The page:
TRAVERSE CITY — Marian Kromkowski and Gina Aranki had separate reasons for wanting to found MidEast:JustPeace in 2012, but the message they wanted to convey in the community was the same.
Kromkowski had been deeply moved by the story of a Palestinian man she met in Boston through her daughter, and felt compelled to do something. Aranki’s reason is more personal — her mother and father were born in Palestine and she still has family living there.
“Our goal was and still is to just educate the public with regard to what is happening in Palestine,” Kromkowski said.
“The idea was to bring some perspective and understanding of the issues faced by the people of the region — in particular the occupation of Palestinian land,” Aranki explained.
On March 8 and 9, the first MidEast:JustPeace Film Festival, “From Palestine to Traverse City,” will be held at the InsideOut Gallery, 229 Garland Street.
“This film festival is an effort to revive ourselves and remind people that even though a lot of time has passed since we first started doing this work, the issues haven’t really gone away,” Aranki said.
The Oscar-nominated 2011 documentary, “Five Broken Cameras,” will open the festival at 6:30 p.m. Friday, March 8. Co-directed by Palestinian Emad Burnat and Israeli Guy Davidi, the film is structured around the destruction of Burnat’s cameras. The filmmakers’ collaboration follows one family’s evolution over five years of turmoil.
Following at 9 p.m. is a concert with Joshua Davis, who will perform songs from his new CD, “A Miracle of Birds,” inspired by his travels with On the Ground for the Run Across Palestine.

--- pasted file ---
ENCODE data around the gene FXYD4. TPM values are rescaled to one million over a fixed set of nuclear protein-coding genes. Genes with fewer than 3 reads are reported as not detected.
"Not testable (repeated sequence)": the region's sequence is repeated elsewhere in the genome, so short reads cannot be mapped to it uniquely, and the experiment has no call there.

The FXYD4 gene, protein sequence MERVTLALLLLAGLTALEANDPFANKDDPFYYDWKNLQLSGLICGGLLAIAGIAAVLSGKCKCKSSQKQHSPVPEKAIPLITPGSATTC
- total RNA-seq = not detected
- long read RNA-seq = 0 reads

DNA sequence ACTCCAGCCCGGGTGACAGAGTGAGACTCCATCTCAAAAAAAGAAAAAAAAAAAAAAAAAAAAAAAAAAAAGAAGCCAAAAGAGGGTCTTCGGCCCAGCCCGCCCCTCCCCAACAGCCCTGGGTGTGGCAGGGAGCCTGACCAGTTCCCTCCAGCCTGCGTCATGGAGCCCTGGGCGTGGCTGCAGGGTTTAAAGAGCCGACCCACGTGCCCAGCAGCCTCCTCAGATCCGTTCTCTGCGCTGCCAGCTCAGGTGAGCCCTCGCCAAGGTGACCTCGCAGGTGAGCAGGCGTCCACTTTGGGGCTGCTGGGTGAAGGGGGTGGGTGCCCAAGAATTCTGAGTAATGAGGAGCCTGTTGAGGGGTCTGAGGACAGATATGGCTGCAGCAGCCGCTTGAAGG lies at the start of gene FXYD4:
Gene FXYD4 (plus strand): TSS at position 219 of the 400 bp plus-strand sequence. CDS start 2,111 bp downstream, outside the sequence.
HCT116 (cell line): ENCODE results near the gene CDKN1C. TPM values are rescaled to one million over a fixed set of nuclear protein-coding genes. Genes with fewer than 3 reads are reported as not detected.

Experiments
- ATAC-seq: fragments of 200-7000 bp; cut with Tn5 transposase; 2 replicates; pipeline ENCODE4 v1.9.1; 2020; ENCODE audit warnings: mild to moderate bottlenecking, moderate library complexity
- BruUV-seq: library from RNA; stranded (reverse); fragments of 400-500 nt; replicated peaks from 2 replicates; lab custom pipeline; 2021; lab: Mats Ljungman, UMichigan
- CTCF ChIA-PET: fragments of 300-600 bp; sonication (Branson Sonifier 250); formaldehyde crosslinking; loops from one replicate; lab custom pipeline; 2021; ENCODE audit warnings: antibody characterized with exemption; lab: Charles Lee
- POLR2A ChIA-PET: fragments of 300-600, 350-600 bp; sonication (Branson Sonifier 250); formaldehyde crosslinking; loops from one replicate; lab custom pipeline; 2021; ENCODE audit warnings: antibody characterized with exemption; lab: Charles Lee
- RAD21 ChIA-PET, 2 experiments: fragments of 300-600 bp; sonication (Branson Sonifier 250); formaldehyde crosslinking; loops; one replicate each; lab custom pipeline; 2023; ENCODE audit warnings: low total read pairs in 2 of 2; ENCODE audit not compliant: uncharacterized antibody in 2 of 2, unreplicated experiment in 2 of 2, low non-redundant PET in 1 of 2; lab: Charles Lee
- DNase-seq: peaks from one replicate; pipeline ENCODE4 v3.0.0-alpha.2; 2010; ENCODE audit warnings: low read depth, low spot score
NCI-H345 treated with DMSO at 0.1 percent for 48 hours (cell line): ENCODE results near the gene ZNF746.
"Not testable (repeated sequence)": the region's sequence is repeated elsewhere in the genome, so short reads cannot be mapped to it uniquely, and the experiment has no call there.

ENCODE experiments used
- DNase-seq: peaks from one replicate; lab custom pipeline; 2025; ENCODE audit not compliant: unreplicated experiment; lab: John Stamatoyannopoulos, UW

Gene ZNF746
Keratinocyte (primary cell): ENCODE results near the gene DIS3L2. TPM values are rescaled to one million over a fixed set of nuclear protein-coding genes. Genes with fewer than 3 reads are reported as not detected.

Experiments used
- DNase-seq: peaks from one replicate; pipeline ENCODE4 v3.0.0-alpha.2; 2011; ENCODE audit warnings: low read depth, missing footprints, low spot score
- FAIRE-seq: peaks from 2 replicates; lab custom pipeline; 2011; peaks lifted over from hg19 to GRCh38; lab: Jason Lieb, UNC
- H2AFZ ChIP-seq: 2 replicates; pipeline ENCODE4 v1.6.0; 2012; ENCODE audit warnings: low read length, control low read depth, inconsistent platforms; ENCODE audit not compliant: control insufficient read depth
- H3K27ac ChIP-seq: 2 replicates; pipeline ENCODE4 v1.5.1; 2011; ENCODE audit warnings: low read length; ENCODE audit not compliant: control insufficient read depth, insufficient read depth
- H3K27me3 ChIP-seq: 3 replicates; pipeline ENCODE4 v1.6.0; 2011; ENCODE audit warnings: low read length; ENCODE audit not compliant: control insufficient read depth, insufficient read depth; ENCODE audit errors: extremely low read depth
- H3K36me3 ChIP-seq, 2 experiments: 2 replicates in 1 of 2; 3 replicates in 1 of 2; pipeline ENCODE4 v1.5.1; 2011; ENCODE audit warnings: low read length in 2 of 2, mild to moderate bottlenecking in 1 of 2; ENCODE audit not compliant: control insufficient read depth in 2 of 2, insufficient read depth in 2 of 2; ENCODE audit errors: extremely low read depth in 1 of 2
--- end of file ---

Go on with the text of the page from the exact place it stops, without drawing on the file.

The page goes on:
The film, “Israel and Palestine: a Very Short Introduction 2012,” will be shown at the start of each session. Produced by Jewish Voice for Peace, this short film takes on the questions: What are Palestinians and Israelis fighting about, and what is the solution?
The second session on Saturday at 10 a.m. focuses on international women’s issues in honor of International Women’s Day. At 1 p.m., the topic is a story about the only two international journalists in Gaza, as Israel bombarded and invaded in 2008-09. At 3:30 p.m., the theme is economic and cultural deprivations of Palestine. The last event at 6:30 is a semi-biographical portrait of Palestinians, living as a minority in their own homeland between 1948 and present day, from the acclaimed director of “DIvIne InterventIon,” Elia Suleiman. The festival will close with Palestinian sweets and finger foods.
“We really feel this film festival is a way to humanize the average Palestinians who eat and drink, live and love just like anybody,” Aranki said, noting its aim is “helping to overcome the fear and realize that people are the same no matter where we live.”
Tickets are $25 for an all-film package or $8 per individual event. Tickets for the Joshua Davis concert are $15 general admission or $20 for reserved seating. They can be purchased at Oryana, Higher Grounds Coffee or InsideOut Gallery.
For more information, visit www.mideastjustpeace.org.